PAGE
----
Carved Chinese Bass - Should I / shouldn't I?

Discussion in 'Basses [DB]' started by BelfastBass, Apr 18, 2005.

  1. Hi guys/gals

    I need some help and advice here! I live in a part of the world which is not exactly overflowing with DB purchase options! So much so that I've booked flights to GAS in Germany next week.

    However, locally I've just discovered the following - a 3/4 fully carved, 4-5 year old bass with spruce top and maple ribs and back. The varnish is a really healthy looking oil varnish. The luthier who has the bass has offered to do a set up and sell for $3,000 / £1600 pounds - this bass has never had a set of strings on. The luthier bought it new and has had it in storage ever since because he deals and works almost exclusively with violins, violas and cellos.

    It's a beautiful looking instrument - the curved back is particularily nice and overall the workmanship seems very good. I'm afraid the attached photos taken with my camera phone do the instrument absolutely no justice.

    I'm revisiting the luthier on Weds - he's fitting tailpiece, bridge, strings at the moment so I'll have a chance to listen & play then. What I'd like to know is if it's possible to find a worthwhile carved Chinese bass which isn't a Shen? Does anyone have any experience of such an instrument? In fact, can anyone offer a guess as to the make of THIS bass - there doesn't appear to be a label. In terms of value for money - does this seem like a reasonable deal. I'm pretty happy that this instrument will be a couple of notches up from my hybrid Zeller but any words of encouragement/warning would be most welcome!

    Thanks for getting this far and excuse the rambling.....!

    Rod. :help:

    Attached Files:

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    AMJBASS Supporting Member

    Jan 8, 2002
    Ontario, Canada
    I play a fully carved Christopher, and it is actually one of the better sounding basses I have played. There are some good ones out there....
  4. hdiddy

    hdiddy Official Forum Flunkee Supporting Member

    Mar 16, 2004
    San Francisco, CA
    Beyond Shen and Christopher, I've seen this high end chinese maker called Xuechang Sun. Never played their stuff but does anyone have experience with it? They're supposed to be on par with the high-end Chrissy's, Shens, and Eastmans (dont' forget Eastman also builds basses in China too) from what I can tell.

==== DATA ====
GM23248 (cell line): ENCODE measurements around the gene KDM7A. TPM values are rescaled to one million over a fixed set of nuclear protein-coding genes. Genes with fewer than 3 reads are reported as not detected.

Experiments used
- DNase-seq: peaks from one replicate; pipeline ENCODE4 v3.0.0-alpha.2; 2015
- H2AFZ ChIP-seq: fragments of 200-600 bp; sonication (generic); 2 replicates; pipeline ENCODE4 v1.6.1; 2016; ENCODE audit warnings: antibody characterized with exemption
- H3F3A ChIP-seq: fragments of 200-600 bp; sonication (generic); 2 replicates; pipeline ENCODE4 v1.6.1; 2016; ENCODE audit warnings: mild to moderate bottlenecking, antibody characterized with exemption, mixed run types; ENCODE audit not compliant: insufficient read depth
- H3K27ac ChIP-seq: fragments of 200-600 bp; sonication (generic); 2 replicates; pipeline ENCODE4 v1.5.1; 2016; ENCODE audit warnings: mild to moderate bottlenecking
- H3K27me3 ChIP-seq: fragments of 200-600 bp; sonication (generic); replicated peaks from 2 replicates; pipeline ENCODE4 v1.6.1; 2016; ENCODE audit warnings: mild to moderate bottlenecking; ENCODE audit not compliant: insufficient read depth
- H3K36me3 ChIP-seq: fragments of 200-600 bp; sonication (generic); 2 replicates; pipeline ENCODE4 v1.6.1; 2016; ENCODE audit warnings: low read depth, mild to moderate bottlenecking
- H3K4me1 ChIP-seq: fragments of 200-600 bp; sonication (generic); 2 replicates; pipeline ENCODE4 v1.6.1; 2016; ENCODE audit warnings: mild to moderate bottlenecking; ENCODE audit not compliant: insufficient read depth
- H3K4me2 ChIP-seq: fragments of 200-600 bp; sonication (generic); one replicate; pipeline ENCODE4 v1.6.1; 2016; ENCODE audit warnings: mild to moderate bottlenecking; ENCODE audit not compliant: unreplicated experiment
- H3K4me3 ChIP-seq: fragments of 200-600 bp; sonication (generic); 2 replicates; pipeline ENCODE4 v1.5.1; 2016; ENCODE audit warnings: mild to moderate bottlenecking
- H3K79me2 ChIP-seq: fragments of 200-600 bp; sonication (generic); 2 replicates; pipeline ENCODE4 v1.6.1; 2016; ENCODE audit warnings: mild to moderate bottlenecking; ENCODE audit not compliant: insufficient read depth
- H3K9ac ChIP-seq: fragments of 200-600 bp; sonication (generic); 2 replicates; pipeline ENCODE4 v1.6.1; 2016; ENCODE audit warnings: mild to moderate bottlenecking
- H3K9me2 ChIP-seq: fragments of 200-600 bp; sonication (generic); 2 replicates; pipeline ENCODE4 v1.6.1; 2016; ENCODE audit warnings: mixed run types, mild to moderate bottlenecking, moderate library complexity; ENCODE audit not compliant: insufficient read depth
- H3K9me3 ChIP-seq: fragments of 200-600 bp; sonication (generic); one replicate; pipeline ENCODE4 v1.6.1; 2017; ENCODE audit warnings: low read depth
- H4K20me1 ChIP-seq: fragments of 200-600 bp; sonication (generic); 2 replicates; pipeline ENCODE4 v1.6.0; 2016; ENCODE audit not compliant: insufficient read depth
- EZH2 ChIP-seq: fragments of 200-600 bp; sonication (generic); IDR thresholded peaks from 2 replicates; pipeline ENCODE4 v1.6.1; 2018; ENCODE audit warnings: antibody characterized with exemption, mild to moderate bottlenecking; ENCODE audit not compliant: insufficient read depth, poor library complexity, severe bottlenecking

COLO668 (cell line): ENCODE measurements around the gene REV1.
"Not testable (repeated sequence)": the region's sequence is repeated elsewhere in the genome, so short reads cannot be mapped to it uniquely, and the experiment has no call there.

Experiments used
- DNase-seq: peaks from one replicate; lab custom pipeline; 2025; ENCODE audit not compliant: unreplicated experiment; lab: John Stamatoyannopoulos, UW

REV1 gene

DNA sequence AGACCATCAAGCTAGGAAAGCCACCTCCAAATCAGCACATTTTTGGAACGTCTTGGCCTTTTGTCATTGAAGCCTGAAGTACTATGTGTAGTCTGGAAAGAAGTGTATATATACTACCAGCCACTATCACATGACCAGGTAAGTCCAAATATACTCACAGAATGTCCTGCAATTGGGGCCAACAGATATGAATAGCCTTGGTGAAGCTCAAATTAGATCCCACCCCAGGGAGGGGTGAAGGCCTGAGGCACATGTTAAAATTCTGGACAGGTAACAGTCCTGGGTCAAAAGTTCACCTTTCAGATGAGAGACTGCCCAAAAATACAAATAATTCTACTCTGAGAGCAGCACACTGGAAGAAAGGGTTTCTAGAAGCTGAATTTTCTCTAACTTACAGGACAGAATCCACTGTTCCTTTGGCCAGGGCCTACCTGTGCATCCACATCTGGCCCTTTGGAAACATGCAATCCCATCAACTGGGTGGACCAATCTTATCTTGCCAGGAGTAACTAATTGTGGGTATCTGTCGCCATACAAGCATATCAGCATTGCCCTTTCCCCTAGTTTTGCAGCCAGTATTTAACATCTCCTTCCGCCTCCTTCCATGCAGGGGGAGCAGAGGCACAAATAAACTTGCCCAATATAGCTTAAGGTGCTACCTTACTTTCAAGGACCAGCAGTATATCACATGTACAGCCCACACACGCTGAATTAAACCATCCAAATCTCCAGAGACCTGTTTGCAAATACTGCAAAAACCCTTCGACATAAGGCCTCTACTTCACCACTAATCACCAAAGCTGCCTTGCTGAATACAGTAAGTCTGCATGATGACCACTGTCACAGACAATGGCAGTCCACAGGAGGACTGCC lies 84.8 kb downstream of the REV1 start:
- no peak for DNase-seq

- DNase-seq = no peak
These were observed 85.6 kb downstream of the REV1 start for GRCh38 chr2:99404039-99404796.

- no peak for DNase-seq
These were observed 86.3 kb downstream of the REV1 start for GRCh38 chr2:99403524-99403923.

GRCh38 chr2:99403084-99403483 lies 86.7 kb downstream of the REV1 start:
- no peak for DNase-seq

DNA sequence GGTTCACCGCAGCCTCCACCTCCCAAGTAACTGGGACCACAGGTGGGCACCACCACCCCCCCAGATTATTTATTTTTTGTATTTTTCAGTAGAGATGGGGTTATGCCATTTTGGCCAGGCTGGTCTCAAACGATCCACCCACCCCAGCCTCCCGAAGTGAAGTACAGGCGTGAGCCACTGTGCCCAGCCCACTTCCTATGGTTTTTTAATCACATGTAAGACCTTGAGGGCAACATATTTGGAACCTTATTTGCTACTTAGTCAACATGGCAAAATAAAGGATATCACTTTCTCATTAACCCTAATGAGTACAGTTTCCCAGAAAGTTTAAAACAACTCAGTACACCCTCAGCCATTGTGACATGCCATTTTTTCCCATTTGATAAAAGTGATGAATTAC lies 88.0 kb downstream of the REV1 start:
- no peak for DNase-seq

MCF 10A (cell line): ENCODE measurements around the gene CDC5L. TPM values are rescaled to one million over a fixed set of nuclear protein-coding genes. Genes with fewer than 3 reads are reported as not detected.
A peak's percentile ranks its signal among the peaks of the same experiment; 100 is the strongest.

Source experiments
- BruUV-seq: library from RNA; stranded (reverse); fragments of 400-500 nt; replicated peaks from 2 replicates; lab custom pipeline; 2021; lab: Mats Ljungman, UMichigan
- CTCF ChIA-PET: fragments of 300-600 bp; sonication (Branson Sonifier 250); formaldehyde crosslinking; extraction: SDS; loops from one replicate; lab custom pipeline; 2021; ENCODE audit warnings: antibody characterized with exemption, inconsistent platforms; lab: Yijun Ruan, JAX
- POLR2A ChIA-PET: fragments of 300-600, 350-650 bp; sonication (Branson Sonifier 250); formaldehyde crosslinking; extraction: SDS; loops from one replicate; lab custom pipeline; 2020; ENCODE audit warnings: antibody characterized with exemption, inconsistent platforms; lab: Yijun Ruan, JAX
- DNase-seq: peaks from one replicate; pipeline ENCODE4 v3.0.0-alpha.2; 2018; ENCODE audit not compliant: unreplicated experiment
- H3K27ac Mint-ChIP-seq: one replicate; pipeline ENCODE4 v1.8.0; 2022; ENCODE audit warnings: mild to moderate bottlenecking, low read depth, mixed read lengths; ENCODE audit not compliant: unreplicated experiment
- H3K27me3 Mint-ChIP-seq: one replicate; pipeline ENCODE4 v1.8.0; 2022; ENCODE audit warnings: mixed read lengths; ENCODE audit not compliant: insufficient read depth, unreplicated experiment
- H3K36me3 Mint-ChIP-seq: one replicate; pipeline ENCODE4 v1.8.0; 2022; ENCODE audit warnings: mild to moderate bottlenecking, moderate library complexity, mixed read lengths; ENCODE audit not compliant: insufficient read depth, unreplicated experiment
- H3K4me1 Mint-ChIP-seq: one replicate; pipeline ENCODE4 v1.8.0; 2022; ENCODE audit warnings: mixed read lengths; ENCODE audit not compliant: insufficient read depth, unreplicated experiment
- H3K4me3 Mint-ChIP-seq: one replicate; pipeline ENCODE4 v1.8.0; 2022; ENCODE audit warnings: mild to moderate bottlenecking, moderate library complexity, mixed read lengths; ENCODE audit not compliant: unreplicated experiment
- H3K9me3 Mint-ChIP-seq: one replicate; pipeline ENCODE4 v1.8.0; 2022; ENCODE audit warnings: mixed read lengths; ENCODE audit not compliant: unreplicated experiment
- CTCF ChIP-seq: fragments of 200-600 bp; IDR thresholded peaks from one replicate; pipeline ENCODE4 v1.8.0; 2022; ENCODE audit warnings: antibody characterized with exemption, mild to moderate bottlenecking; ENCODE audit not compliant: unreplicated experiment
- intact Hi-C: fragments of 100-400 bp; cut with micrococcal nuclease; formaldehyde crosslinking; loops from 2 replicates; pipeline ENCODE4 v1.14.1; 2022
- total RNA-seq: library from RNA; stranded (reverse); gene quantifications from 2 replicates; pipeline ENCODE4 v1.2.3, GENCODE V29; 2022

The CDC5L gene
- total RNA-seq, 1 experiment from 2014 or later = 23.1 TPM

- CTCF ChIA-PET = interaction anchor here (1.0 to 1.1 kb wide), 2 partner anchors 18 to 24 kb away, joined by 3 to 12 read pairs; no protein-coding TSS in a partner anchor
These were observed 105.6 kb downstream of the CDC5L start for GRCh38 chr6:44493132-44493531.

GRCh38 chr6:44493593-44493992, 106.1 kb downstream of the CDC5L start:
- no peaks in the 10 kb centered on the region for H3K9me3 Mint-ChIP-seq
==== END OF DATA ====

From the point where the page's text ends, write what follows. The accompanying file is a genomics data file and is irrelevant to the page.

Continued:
Anyhoo, a 5 year old bass is one thing, but if it's been in storage and hasn't been played regularly and you havent even heard what it sounds like - I wouldn't be in a rush. Especially if you've got your flights books for bass shopping in Germany. I'd play it first, fly to Germany, and then make a decision if you come home empty handed.
  5. larry

    larry Supporting Member

    Apr 11, 2004
    Is it just me or does that finger board look kind of so-so? It looks like rosewood that's been stained black. Not that rosewood doesn't get used for fingerboards. It just jumped out at me in the picture.
  6. Guys thanks for the info/advice so far. I guess I'd be happier if the bass had a label or some form of ID however reliable! Is it unusual for DBs to be stickerless? I know the fingerboard is ebony - photo just not very illuminating!

    I'll give it a lash on Weds - let you know how it sounds and maybe take some better photos of the fully kitted out article. If anyone can shed some light on it's origin, I'd be really grateful. Had thought twice about going to Germany after all, but you've talked me into it!

  7. nicklloyd

    nicklloyd Supporting Member/Luthier

    Jan 27, 2002
    Cincinnati, Ohio
    I've a question for you... if the luthier bought the bass new, doesn't he know what factory it came from?

    It is common for basses to not have labels. Could you post some pics of the scroll/tuning machines? That might help with the identification.

    Take the bass out "on trial" for a week or two and play it. If you can, get it into the hands of other local pro-bassists. Do you have a teacher?
  8. Hi Nick - bit of a strange guy this luthier (hope he's not reading this!). He also has 2 old German basses in his possession - one a very old 3 stringer, and despite a couple of attempts I wasn't able to secure a look at either! I think it's safe to say he doesn't give too much away but I do know he bought the bass from a dealer in England.....I'll keep trying.

    Had a photo of the scroll and machines but not suitable for public consumption - will try again on Weds.

    I think I'll get a fair idea of the potential of the bass when I play it on Weds - I've been around a few corners and played (but not owned) a few nice basses. I have a sound in my head which I'm aiming for. No teacher I'm afraid, and I mean this in the nicest possible way .....can't learn too much from anyone 'round these parts apart from some orchestral players who are great at what they do. Anyway, I've been playing for 30 years and managing to make a living for 15 of those so gotta be doing something right!

    It's a great idea taking the bass on trial - if the luthier's had it stored all that time, he'll hardly notice it gone for another week....! Cheers.
  9. a. meyer

    a. meyer

    Dec 10, 2004
    portland, oregon
    I've got a Christopher 7/8; it's been a great workhorse bass with a huge sound. They're about $3000-$3500.
  10. One thing more...according to the seller the bass is 4-5 years old, but how can you be sure if he doesn´t tell? What I´ve learned about stringed instruments, is that storing them unstringed and without tension is not the best possible way. So now you don´t know how long it has been lying there unstringed.